A Look Inside the 2019 Ad-Tech Outlook

Industry experts provide their assessment of the latest earnings calls

Ad-tech companies The Trade Desk, LiveRamp, Rubicon Project Criteo and Telaria have filed their recent quarterly earnings in the last two weeks.

If all advertising is going digital, and with digital increasingly powered by ad tech or programmatic, the road ahead for companies in this space should be smooth, right? Unfortunately, that’s not necessarily the case as the sector is increasingly dominated by the industry’s largest names.

This is why the financial disclosures of the few remaining publicly listed ad-tech companies (many are foregoing the option to list on the public markets) provide an interesting insight into the machinations of the contemporary ad-tech market.

While some of the notable ad-tech companies listed on markets elsewhere in the world are proposing to merge, those listed in the U.S. have shared the state of their respective fortunes for the closing quarter of 2018 (see below). This round of earnings calls also saw C-suite executives talk up their assessment of the market—both events in the past year and those in the year to come.

Richard Kramer, founder of financial analyst firm Arete Research, told Adweek the impressive returns of The Trade Desk (currently the ad-tech darling of the public markets) do not warrant its lofty valuation.

“Even in the extremes of the 2013-2015 ad-tech hype around programmatic, we have never seen the valuation levels currently attached to TTD stock, now trading at 18x sales,” he said. Given the two ‘original sins’ of ad tech—the fact that most companies rely on price arbitrage schemes, and the opaque nature of ‘performance’ based on adding ‘data’–this only adds to the risks that such a lofty valuation brings, however effective the commercial execution at TTD remains.”

Identity is crucial

Meanwhile, Ratko Vidakovic, founder of Adprofs and author of This Week in Ad Tech, notes that the recent financial filings of these companies demonstrate a clear push towards profitability. He also observed how three of the concerned companies—Criteo, LiveRamp and The Trade Desk—were keen to emphasize their respective identity solutions which will be crucial to attracting advertiser spend and pose a credible alternative to titans such as Amazon, Facebook and Google.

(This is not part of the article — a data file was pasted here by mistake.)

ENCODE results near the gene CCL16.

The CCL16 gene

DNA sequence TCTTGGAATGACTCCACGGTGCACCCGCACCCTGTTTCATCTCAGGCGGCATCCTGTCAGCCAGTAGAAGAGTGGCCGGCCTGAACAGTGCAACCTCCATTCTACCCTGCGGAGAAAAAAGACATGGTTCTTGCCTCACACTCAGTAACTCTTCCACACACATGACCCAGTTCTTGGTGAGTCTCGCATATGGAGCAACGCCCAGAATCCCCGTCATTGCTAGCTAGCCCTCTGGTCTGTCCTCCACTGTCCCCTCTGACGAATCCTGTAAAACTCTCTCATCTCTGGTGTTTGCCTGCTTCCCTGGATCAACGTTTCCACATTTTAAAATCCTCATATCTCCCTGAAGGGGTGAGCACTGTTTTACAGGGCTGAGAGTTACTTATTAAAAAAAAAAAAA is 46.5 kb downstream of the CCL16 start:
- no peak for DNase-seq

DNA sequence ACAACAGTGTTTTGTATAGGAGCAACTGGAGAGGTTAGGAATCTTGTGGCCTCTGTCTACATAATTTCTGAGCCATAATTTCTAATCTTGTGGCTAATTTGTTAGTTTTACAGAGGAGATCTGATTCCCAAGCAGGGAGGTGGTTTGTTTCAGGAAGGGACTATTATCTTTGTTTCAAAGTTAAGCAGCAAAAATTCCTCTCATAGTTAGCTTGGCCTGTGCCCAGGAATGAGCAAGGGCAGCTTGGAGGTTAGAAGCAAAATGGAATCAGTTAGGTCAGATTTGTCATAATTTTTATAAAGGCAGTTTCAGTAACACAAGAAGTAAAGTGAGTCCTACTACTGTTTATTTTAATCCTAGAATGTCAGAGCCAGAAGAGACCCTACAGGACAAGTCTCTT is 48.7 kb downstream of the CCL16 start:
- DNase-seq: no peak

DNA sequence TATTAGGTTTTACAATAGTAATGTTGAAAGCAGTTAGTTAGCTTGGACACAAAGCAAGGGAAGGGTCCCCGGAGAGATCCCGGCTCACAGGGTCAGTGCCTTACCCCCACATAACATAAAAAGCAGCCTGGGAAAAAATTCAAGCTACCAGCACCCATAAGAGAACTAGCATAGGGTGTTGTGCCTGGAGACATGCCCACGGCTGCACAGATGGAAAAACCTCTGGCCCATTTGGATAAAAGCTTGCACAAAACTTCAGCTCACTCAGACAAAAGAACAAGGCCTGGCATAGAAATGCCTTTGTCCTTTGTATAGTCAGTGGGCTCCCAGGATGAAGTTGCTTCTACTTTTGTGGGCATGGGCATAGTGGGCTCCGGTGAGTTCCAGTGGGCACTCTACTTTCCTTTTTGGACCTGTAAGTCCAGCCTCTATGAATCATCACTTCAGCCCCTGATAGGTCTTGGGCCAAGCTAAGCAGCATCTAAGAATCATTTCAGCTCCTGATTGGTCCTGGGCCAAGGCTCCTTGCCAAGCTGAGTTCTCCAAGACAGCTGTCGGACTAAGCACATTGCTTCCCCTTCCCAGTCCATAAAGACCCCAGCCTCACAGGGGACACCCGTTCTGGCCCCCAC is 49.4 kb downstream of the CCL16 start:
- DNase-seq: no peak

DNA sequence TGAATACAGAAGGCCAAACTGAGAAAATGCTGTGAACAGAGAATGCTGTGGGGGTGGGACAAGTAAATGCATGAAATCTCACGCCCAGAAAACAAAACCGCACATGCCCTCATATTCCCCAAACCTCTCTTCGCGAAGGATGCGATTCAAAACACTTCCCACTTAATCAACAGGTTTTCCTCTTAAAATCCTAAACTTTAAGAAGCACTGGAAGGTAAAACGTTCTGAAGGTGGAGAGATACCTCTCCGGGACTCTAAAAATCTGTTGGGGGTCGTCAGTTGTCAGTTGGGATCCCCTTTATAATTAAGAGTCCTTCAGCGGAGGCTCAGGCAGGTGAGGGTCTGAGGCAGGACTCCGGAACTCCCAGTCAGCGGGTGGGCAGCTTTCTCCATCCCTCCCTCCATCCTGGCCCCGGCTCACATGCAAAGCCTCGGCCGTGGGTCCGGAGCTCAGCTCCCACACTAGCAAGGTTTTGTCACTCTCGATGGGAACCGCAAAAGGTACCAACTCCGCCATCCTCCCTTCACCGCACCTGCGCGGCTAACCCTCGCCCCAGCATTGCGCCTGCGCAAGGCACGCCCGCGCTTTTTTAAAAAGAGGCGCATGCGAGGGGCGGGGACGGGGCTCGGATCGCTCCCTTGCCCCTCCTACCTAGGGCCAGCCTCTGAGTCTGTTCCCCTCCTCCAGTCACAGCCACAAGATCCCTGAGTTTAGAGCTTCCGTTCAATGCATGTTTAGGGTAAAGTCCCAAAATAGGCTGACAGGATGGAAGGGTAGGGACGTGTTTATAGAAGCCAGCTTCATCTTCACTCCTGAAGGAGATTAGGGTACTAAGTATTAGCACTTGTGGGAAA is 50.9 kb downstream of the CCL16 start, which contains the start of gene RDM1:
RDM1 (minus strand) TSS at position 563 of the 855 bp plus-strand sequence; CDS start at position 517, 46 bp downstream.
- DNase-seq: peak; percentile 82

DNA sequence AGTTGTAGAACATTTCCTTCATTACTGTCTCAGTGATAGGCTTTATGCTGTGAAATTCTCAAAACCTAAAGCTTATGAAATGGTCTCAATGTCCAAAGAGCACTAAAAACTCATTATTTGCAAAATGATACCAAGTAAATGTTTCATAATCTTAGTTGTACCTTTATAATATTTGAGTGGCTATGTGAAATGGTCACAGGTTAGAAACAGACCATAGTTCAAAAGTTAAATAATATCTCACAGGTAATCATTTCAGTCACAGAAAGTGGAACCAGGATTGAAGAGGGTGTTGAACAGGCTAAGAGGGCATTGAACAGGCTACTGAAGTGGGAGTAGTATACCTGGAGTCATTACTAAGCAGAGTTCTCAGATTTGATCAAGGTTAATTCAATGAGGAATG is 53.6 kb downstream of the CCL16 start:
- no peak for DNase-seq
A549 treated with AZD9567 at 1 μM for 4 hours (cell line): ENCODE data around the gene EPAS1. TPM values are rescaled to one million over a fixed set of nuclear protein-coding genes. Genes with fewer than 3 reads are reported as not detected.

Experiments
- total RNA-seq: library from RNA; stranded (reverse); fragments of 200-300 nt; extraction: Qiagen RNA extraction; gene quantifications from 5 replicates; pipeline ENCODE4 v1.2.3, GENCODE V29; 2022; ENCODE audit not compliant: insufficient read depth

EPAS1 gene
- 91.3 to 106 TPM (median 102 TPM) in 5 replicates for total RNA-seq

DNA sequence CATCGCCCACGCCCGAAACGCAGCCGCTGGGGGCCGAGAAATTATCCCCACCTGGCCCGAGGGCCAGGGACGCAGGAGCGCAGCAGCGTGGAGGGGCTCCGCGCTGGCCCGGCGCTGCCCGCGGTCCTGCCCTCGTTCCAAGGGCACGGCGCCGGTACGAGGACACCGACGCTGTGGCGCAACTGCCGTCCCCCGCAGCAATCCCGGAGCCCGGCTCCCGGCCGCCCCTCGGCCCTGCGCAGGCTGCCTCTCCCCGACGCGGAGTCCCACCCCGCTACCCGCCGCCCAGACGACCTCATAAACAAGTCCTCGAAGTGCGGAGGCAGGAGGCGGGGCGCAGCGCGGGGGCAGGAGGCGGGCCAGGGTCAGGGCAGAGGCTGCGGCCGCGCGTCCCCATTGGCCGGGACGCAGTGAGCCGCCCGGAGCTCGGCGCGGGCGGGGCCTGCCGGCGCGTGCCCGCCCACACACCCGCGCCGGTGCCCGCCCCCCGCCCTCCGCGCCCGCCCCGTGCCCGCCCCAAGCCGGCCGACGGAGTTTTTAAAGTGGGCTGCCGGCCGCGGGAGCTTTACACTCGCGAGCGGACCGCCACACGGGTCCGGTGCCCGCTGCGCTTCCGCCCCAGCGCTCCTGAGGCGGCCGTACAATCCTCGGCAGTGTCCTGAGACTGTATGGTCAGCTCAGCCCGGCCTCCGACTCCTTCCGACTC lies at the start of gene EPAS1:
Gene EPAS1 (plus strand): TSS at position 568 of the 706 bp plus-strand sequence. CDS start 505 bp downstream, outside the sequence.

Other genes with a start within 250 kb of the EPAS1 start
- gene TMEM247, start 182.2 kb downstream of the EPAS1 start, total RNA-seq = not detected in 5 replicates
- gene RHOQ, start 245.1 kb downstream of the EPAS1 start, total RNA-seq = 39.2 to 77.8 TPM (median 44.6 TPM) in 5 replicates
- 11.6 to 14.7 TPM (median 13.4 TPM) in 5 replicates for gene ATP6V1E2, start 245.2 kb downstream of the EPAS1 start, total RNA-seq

“This can be seen in The Trade Desk’s Unified ID, Criteo’s Shopper Graph, and LiveRamp’s IdentityLink product,” he said. “Every scaled company is pushing to drive the adoption of their own ID graph.”

Just about every company in the sector has had to contend with the headwinds of regulatory constraints, primarily in the guise of GDPR enforcement (in particular, Google’s cessation of sharing its DoubleClick ID) since May 2018, as well as targeting restrictions from Apple on its Safari browser.

Arete’s Kramer noted how both Apple and Google’s restrictions were driven by regulatory scrutiny as well as the strategic advantage such parties enjoy over independent ad tech, primarily due to their vastly superior first-party data sets. Although, he did note how Criteo, which had notably suffered due to the rollout of both GDPR as well as Apple’s ITP, was “promising a return to growth” by broadening the scope of its product offering.

Meanwhile, Vidakovic noted how the implementation of ITP was likely a bigger threat to ad-tech companies as well as some of the largest names because “it’s such a blunt instrument.” The threat may not end there, as Mozilla is to roll out similar restrictions in its Firefox browser and Google itself is said to be considering likewise measures.

“Once the issues of freely given consent, tracking walls, and legitimate interest get ironed out, GDPR has the potential to throw a serious wrench into the business models of the leading ad-tech platforms, including Facebook and Google,” he said. “Meanwhile, in the U.S., there is a great deal of uncertainty as lawmakers and lobbyists work towards shaping the CCPA and a potential federal data privacy law.”

Heightened scrutiny from marketers

Chris Kane—CEO of Jounce Media, a consultancy that predominantly works with buyers to improve the efficiency of their programmatic media trading—recently published an assessment of the digital advertising market indicating all growth would be subsumed by the industry’s walled gardens.

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